“Changing the method of blood culture collection from the commonly used nonsterile technique to a sterile process resulted in significant reductions in blood culture contamination.” Self et al (2014).
Self, W.H., Mickanin, J., Grijalva, C.G., Grant, F.H., Henderson, M.C., Corley, G., Blaschke Ii, D.G., McNaughton, C.D., Barrett, T.W., Talbot, T.R. and Paul, B.R. (2014) Reducing blood culture contamination in community hospital emergency departments: a multicenter evaluation of a quality improvement intervention. Academic Emergency Medicine. 21(3), p.274-82.
OBJECTIVES: Blood culture contamination is a common and preventable problem in the emergency department (ED). In a previous single-center study, changing the process of ED blood culture collection from the traditional “clean,” nonsterile procedure to a fully sterile procedure with standardized use of sterile gloves, large-volume chlorhexidine skin antisepsis, and fenestrated sterile drapes resulted in a substantial reduction in contamination. The objective of the current study was to evaluate the effectiveness of this sterile blood culture collection process for reducing blood culture contamination in two community hospital EDs.
METHODS: The authors implemented the sterile blood culture collection process in the ED of two hospitals, including Hospital A, which historically had a contamination rate of approximately 5%, and Hospital B, with a 2.5% historical contamination rate. With an interrupted times-series design and segmented regression analysis to adjust for secular trends and autocorrelation, the monthly percentages of cultures contaminated at each hospital during an intervention period (sterile technique) were compared to a 10-month baseline period immediately preceding implementation (clean technique). At Hospital A, the full sterile blood culture collection process was used throughout the 16-month intervention period. At Hospital B, user feedback indicated poor adherence to the process due to difficulty implementing the fenestrated drape component; therefore, the process was simplified to the modified sterile collection process, in which the fenestrated drape component was dropped and sterile gloves and large-volume skin antisepsis were emphasized. Hence, at Hospital B, two intervention periods were compared to the baseline period: the 8-month intervention period 1 (full sterile process) and the subsequent 8-month intervention period 2 (modified sterile process).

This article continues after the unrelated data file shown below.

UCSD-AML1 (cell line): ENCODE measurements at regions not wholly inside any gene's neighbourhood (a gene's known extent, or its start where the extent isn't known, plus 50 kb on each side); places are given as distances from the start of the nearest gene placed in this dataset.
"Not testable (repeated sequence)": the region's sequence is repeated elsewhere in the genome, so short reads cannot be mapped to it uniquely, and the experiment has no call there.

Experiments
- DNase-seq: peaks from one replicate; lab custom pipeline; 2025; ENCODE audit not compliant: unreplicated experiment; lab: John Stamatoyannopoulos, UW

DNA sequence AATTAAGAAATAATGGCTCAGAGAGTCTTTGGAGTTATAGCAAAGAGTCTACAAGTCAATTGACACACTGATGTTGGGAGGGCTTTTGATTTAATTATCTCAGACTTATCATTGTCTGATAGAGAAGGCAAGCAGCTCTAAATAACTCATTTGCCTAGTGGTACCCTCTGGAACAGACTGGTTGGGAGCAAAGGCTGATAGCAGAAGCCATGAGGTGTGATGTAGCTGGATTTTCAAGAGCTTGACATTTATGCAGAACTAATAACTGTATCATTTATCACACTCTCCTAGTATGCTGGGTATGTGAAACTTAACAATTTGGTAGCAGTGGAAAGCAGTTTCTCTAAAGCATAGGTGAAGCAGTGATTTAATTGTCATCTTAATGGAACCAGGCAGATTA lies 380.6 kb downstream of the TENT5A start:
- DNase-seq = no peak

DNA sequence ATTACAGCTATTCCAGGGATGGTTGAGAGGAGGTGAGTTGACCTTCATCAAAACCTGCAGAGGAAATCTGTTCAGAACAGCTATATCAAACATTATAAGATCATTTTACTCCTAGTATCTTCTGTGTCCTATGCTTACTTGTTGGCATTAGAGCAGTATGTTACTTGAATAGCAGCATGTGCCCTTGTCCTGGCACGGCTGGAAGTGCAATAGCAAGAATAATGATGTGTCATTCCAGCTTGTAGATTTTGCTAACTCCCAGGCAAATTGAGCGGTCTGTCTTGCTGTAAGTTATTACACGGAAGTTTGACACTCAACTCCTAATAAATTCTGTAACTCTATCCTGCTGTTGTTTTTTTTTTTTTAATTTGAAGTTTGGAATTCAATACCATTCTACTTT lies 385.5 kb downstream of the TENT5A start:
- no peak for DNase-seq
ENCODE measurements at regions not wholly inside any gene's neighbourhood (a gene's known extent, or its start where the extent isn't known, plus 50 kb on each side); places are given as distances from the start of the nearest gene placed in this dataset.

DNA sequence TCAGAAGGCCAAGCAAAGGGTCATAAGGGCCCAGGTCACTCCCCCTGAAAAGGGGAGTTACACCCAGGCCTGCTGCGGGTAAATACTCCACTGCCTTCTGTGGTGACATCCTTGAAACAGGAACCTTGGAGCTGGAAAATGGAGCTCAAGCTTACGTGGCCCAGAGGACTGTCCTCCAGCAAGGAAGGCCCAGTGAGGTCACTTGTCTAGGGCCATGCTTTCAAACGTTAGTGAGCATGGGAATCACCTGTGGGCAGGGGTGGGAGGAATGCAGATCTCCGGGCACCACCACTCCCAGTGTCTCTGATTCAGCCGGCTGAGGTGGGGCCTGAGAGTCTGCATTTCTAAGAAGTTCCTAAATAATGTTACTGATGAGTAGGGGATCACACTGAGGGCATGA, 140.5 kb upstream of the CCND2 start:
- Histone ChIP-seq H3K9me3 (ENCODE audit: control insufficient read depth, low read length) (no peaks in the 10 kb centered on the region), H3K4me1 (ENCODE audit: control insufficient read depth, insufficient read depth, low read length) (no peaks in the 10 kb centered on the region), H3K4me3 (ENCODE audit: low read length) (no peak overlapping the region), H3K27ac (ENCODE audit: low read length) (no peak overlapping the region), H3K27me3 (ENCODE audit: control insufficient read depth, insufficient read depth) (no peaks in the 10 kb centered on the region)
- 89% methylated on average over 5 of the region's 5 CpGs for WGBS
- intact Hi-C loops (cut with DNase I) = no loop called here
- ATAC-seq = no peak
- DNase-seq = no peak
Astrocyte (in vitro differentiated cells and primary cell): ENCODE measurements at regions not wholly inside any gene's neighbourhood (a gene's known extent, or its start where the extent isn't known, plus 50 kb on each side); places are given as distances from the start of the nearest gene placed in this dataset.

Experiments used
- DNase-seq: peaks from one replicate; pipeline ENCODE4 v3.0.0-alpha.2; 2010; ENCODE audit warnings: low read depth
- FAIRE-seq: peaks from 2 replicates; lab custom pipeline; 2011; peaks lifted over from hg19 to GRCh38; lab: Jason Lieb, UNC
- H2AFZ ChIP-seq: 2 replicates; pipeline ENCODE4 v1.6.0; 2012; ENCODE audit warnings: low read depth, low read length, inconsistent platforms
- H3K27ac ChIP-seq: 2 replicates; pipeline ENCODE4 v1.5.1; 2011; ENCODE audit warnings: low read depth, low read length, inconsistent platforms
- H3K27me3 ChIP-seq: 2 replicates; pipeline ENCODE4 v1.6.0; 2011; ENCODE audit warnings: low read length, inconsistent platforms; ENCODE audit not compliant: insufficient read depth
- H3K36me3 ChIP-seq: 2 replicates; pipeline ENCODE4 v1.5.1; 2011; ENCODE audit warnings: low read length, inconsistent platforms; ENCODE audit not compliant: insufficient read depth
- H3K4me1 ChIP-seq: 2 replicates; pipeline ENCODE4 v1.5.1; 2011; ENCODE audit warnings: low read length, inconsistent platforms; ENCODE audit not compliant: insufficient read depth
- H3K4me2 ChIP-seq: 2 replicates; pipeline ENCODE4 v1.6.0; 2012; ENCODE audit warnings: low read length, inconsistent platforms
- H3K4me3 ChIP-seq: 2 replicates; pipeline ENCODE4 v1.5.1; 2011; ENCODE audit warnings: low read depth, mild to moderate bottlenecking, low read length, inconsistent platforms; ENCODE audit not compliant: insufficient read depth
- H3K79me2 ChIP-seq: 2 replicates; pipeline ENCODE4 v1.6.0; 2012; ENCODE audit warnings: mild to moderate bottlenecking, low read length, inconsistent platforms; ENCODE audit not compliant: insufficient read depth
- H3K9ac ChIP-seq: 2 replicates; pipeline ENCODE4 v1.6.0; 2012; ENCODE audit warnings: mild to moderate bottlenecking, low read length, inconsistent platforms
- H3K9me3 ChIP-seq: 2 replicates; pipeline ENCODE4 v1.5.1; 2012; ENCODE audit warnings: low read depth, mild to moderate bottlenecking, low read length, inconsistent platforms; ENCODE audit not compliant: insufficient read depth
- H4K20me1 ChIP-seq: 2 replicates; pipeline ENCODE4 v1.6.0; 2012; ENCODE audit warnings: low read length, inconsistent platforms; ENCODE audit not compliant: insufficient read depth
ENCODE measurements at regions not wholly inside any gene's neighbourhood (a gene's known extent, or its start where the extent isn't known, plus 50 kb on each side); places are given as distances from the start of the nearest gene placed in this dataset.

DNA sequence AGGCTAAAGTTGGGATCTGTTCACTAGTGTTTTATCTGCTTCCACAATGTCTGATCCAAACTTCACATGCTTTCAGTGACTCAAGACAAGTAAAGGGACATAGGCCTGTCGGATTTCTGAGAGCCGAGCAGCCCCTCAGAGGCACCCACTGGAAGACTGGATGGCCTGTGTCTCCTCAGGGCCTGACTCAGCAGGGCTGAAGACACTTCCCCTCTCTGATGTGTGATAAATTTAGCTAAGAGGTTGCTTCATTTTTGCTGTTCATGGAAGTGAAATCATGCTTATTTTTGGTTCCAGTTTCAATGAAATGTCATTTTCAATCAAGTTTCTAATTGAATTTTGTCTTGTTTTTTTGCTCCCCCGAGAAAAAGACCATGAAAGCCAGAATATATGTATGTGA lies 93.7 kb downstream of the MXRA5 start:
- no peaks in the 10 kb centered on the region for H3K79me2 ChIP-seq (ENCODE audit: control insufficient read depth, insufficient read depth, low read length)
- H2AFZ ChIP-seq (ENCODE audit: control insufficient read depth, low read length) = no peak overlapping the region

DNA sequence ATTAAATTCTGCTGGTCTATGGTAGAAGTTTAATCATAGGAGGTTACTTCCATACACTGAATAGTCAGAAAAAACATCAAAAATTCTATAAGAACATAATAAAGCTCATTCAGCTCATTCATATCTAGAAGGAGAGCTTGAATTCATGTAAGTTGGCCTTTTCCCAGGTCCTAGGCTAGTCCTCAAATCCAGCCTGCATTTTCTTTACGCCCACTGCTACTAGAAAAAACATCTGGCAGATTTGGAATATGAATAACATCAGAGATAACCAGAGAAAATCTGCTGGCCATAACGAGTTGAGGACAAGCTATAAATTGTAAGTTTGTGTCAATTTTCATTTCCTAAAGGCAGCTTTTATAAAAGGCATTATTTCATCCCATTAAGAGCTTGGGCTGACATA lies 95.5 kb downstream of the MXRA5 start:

RESULTS: At Hospital A, during the baseline period, 165 of 3,417 (4.83%) cultures were contaminated, while 142 of 5,238 (2.71%) were contaminated during the intervention period (p < 0.01). In the segmented regression model, the full sterile blood culture collection process was associated with an immediate 2.68% (95% confidence interval [CI] = 1.43% to 3.52%) absolute reduction in contamination and sustained reductions during the entire intervention period. At Hospital B, during the baseline, 63 of 2,509 (2.51%) cultures were contaminated. In intervention period 1 with the full sterile process, 51 of 1,865 (2.73%) cultures were contaminated (p = 0.65), with segmented regression results showing no changes compared to baseline. After simplification of the process to address poor adherence, the modified sterile process during intervention period 2 was associated with a significant reduction in contamination, with 17 of 1,860 (0.91%) cultures contaminated (p < 0.01 compared to baseline). The segmented regression model demonstrated the modified sterile process was associated with an immediate 1.53% (95% CI = 1.00% to 1.88%) absolute reduction in contamination with significant sustained reductions.
CONCLUSIONS: Changing the method of blood culture collection from the commonly used nonsterile technique to a sterile process resulted in significant reductions in blood culture contamination at two community hospital EDs, including one with low baseline contamination. Monitoring the implementation process at both sites was important to identify and overcome operational challenges. At one study site, simplification of the process by removing the fenestrated drape component was a key for successful implementation.
Other intravenous and vascular access resources that may be of interest (External links – IVTEAM has no responsibility for content).
- Guide for intravenous chemotherapy and associated vascular access devices from Macmillan.
- CancerUK IV chemotherapy information.